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Oh Chattanooga of our dreams!!!

The Ambassador of Autism Tourism made it to this incredible town one more time… Yep, we could not stay away for long…

She conquered… She surrendered to the marvels of Chattanooga

We had to… The town screams take me, I’m all yours!

How? Why?

The Passage – Water Fall Stairs!

When you have a 10 year old, full of energy, curious yet also with fears… Chattanooga will delight and appease.

Chattanooga will entertain and force you to discover.

I’ve said it before… Nature is the force that drives this incredible town. It guides the interaction a family can create in its open spaces.

A family with a child or adult with diverse abilities can find its little corner or take over every open space it offers.

I will insist… Just own your experience. Plan A and B and C, etc is always a good idea — you know what your kids/adults can or can’t handle. Keep seeking quality of life — whether it is 5 minutes or 5 hours.

Our favorite stops this time:

Tennessee Aquarium

It has been Autism Certified – this means personnel has been trained and consideration, respect, tolerance, empathy is available to all…

The designers of these spaces get all my respect. What a great flow, how hands on everything is and the reminder we must take care of our environment is obvious everywhere.

The Ambassador can show anxiety in new spaces, with new sounds. We are so proud of her… today, it was all welcomed, handled, survived, enjoyed. Many factors were at play – she’s older, she had previous activities to release anxiety (IMAX Theater, pipe cleaners craft and Orbeez) and we talked about it. She did it. She saw everything. She enjoyed it all – even those areas with intense sounds or enclosed spaces.

I’m a proud mom. This is why I strongly urge all of you to visit this spectacular place stat!!!!

  • Sensory Bag

Chattanooga Autism Center

  • This powerful organization in partnership with the Tennessee Aquarium gave free tickets for families to enjoy a movie in the IMAX Theatre and access to the River and Ocean Journeys of the Aquarium! Beyond thankful we are!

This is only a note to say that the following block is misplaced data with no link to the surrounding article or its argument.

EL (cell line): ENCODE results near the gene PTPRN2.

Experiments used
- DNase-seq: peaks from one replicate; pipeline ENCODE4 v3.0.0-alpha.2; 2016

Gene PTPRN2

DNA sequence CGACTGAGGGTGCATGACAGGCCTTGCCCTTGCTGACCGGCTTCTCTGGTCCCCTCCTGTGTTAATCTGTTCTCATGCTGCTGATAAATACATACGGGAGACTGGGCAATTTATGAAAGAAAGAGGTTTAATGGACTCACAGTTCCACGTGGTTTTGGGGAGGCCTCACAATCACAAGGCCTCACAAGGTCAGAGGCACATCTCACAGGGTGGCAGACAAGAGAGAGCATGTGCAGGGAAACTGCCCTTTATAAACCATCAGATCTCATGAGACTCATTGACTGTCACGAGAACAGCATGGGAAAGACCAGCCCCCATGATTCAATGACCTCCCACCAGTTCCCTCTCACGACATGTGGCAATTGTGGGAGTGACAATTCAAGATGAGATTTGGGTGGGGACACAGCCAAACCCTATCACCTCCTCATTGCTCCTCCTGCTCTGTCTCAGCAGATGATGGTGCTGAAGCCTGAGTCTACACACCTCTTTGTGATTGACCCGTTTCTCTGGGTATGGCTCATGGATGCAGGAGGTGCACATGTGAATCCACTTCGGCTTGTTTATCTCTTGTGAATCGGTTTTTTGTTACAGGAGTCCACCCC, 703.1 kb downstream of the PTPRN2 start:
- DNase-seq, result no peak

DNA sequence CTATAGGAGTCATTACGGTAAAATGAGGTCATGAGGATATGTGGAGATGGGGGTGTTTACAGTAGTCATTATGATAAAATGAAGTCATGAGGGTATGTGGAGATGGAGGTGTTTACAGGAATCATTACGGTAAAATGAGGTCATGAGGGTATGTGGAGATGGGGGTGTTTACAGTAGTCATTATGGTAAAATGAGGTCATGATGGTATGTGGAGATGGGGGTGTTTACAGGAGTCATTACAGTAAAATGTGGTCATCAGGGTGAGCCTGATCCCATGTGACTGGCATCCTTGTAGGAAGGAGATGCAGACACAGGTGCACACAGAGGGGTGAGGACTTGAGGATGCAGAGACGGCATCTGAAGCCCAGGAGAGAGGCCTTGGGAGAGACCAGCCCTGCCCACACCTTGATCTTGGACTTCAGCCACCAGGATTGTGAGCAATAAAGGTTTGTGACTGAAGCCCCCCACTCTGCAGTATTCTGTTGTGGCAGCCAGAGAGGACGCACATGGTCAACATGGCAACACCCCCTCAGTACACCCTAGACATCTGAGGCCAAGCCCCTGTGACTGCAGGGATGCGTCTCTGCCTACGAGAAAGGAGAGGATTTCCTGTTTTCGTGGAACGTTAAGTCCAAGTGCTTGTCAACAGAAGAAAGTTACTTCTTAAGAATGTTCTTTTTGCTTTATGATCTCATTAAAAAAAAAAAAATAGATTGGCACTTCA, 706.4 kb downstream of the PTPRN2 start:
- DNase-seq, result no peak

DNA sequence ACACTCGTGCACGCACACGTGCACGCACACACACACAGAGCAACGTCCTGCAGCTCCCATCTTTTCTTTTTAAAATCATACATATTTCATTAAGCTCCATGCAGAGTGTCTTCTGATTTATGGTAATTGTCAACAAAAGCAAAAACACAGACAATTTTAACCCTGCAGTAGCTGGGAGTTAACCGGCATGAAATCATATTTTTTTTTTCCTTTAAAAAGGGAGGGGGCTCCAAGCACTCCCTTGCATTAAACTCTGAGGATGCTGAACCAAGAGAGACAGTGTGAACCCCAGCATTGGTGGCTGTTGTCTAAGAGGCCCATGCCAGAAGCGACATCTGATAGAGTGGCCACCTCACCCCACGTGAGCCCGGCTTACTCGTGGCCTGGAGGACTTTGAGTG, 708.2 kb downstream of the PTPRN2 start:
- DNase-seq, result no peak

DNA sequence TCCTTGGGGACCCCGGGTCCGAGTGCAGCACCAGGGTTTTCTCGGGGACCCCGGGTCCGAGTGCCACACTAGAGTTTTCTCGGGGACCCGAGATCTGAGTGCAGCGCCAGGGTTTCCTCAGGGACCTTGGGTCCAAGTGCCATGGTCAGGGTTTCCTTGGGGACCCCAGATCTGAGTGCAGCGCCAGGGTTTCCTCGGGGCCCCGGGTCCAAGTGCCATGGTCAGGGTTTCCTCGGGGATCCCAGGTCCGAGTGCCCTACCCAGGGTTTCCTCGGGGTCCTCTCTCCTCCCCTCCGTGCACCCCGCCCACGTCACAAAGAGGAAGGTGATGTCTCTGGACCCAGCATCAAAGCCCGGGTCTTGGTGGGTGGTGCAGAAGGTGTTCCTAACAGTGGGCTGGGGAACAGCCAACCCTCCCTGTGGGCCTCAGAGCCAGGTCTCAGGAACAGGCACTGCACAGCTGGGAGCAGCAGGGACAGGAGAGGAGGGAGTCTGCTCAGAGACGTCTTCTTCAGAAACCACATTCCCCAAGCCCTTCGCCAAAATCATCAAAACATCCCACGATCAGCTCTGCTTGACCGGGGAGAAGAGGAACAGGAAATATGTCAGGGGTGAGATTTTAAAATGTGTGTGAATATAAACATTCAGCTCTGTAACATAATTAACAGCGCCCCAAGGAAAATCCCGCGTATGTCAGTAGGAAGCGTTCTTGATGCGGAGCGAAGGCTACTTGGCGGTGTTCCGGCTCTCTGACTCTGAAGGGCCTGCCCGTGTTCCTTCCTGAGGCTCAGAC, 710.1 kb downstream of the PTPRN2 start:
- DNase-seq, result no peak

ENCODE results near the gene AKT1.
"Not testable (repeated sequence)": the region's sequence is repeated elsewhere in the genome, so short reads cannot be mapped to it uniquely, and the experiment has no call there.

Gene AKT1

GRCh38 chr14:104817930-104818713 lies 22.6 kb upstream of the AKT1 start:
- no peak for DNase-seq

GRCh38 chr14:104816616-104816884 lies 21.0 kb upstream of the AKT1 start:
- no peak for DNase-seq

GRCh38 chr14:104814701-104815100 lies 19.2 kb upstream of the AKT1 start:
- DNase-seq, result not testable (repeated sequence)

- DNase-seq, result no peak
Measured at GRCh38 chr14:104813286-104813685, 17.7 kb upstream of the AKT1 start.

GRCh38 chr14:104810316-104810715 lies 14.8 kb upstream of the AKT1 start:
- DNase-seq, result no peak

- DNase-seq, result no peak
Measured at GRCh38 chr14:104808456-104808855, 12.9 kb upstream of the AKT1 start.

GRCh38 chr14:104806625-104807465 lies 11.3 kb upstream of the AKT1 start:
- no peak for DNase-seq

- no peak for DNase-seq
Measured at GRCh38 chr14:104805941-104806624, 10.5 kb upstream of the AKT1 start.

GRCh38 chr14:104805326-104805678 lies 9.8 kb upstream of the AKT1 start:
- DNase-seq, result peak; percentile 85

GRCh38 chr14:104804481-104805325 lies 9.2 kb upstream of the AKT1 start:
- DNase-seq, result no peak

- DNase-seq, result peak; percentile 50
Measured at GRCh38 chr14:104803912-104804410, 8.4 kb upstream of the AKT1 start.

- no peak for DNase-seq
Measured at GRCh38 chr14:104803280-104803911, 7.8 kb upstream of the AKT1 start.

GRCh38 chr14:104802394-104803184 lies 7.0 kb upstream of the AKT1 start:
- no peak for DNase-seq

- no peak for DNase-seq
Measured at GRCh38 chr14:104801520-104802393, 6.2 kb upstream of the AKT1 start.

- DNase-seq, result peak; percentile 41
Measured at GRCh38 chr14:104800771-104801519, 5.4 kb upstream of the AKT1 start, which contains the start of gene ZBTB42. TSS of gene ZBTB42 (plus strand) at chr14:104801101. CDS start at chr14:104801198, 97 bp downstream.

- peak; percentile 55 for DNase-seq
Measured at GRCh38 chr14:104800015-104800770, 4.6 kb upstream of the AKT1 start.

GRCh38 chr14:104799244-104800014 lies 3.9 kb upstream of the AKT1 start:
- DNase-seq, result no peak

• The cute mouse – Cheesey – made with pipe cleaners – provided hours of entertainment and incredible stories will be told about its valiant approach to life!
  • Creative Discovery Museum – we plan to be there soon!! Was present with a great hands on activity!

Puckett’s

We love their pulled pork!!!

Always good and jovial service… Tasty comfort food. Close to everything. And Cheesey was the star!

Walnut St Bridge

In the heart of it all… So much to offer. Limitless beauty!

Thomais witnessed an accident on the bridge – something her brain had never seen in real life. She was impressed. Shocked. She wanted to help. There were many details that had to be explained – several times!

Exposing our kids to real life is a must. Explaining what can occur. What the expectations are is our obligation as parents. Keep it simple or be as detailed as you need to be. But keep the communication lines open.

 

Riverwalk and The Passage – Water Fall Stairs

 

Our day ended with peace, calm, delight, wonderment and many questions… Beyond thankful!!

When can we return? Why is this place so special? Yes, at times it feels magnetic and you want more…

On the road back home…  a distant rainbow…

the reminder we must keep dreaming and making it all happen…  Why? Because it is possible… Thank you Chattanooga…

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Let’s follow Ghana’s example!

I do not cease to be amazed by the brilliance and resilience demonstrated in so called (incorrectly) third world countries.

Presently, the country of Ghana has an incredible group of mothers (some fathers) who knock on all doors to guarantee future educators have the opportunity to listen about autism and the needs of their kids – – based on their reality!